Moving Away from Traditional Party Politics: Italy’s Five Star Movement

shutterstock_117227374In response to economic pressure, government gridlock and recent scandals, Italian voters have become increasingly dissatisfied with their political establishment in recent years, as exhibited by lower voter turnout, decreased political party membership and a decline in political activism. Voters have begun to look past traditional parties for new groups that will represent their interests in government. One such group is the Five Star Movement (M5S), a populist party led by Beppe Grillo that aims to devolve responsibility for decision making from government to citizens; however, while the party effectively identifies underrepresented citizen interests, it lacks the resources and structures of traditional Italian political parties.[1]

M5S has dedicated itself to increasing citizen participation through direct democratic means, keeping the price of participation low. As a result, M5S organizes extensively online and holds online primary elections so all voters with internet access can participate, thereby increasing accessibility and improving the party’s responsiveness.

As a new political party in a country whose population has been losing interest in politics, M5S faced political and financial hurdles. Maximizing limited resources, Beppe Grillo and M5S identified online organizing as an effective approach to connect with and engage activists and voters, without needing a regional committee structure or large amounts of funding. Moreover, organizing online made it easier for voters to participate within the party. One important tool M5S used for online organizing was Meetup groups, which allowed supporters to find and connect with like-minded individuals online, and then organize local meeting groups or organize for local elections.[2] These Meetups formed the backbone of the organization by empowering local Meetup organizers to be activists.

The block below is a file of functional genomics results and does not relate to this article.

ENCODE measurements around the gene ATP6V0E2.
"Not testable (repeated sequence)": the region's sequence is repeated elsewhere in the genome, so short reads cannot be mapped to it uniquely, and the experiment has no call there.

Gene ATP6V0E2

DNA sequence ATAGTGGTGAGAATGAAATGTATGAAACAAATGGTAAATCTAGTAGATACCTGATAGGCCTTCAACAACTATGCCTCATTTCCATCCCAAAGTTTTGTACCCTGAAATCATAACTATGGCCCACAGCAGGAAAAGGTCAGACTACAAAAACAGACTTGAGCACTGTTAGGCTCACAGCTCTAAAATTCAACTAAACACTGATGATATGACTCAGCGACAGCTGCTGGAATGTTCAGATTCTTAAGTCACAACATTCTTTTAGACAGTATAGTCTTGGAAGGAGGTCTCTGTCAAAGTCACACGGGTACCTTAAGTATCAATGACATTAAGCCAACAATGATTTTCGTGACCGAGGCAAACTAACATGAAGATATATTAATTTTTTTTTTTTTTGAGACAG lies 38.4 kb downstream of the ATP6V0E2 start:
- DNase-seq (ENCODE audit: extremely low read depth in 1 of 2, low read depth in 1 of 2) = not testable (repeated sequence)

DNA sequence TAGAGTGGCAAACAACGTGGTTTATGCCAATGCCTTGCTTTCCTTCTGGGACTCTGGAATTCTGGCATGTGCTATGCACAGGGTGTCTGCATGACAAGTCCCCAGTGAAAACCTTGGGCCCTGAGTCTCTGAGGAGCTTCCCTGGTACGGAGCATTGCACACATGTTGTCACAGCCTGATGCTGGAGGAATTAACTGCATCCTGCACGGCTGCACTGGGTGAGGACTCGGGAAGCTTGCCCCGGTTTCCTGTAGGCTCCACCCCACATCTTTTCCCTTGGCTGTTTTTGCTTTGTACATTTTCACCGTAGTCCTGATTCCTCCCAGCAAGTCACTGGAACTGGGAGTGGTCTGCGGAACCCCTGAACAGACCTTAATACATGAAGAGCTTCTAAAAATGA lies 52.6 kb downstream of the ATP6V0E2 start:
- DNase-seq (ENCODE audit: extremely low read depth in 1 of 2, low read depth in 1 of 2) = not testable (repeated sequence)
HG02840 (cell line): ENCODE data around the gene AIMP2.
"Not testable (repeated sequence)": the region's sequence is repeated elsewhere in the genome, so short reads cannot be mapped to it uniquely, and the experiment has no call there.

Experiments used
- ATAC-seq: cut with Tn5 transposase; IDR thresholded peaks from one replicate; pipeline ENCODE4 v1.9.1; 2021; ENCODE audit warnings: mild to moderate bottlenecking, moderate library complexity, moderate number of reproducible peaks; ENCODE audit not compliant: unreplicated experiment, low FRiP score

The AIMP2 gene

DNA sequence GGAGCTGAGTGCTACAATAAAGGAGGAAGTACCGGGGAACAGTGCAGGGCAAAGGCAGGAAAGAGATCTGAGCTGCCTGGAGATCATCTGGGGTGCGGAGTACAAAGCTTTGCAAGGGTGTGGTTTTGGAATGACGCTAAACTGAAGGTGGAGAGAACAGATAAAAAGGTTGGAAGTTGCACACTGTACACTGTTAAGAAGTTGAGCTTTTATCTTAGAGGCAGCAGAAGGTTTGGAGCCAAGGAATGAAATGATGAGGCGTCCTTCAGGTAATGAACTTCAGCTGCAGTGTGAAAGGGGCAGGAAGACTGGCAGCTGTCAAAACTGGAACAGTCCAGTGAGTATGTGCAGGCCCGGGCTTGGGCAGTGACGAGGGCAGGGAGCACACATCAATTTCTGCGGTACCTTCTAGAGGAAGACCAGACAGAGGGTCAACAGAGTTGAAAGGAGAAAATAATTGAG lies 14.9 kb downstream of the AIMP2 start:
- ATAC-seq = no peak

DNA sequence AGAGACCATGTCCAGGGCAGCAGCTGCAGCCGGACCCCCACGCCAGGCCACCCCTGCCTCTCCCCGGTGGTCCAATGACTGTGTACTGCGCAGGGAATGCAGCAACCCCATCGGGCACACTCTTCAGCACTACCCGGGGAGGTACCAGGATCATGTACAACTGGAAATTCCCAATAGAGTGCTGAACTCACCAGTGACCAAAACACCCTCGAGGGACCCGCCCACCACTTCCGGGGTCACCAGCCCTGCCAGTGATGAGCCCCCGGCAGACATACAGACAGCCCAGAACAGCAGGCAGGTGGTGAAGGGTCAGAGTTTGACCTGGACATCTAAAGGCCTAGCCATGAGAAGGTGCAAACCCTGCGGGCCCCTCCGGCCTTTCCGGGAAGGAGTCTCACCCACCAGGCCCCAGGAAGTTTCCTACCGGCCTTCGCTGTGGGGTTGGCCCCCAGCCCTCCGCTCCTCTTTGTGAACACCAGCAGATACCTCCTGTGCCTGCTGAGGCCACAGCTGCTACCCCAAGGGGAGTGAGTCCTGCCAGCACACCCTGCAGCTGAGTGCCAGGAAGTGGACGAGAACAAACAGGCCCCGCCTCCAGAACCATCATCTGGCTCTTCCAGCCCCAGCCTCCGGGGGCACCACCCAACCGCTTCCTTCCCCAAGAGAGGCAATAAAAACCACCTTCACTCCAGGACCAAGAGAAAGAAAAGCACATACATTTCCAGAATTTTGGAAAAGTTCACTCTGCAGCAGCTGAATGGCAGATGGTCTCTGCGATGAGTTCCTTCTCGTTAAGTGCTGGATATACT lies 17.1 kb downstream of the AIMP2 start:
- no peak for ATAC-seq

The M5S blog serves as the party’s online headquarters and main platform for sharing party news and updates. The party uses web-based direct democracy and online organizing tools to provide an economical and accessible platform for the party to communicate with and engage supporters. Its online presence has allowed M5S to cut traditional expenses — such as large national and sub-national committee structures — in favor of cheaper online organizing, while also making it easier for citizens to participate in Italian politics. Heading into the 2013 Italian Parliamentary elections, M5S took full advantage of its online structure by holding an online primary election, the first in Italian history.[3][4] Voting was open online for three days in early December 2012 through the campaign’s main website. Only a small number of party members were eligible and had registered to vote in the primary — voters needed to upload identification documentation online ahead of the election — but they could vote from anywhere with internet access. Over 1,400 candidates declared for the 945 available seats, and each candidate received a personal page on the party’s website where they could post their campaign information for voters.[5] Voters could cast up to three votes.[6] However, despite M5S having over 200,000 members, only slightly more than 31,000 registered to vote and fewer than 21,000 members actually voted.[7] In comparison, 3.1 million voters — around 30 percent of the coalition’s total support in the 2013 general election — participated in an open primary held by the center-left coalition Italy, Common Good  in November and December 2012 to select their candidate for prime minister.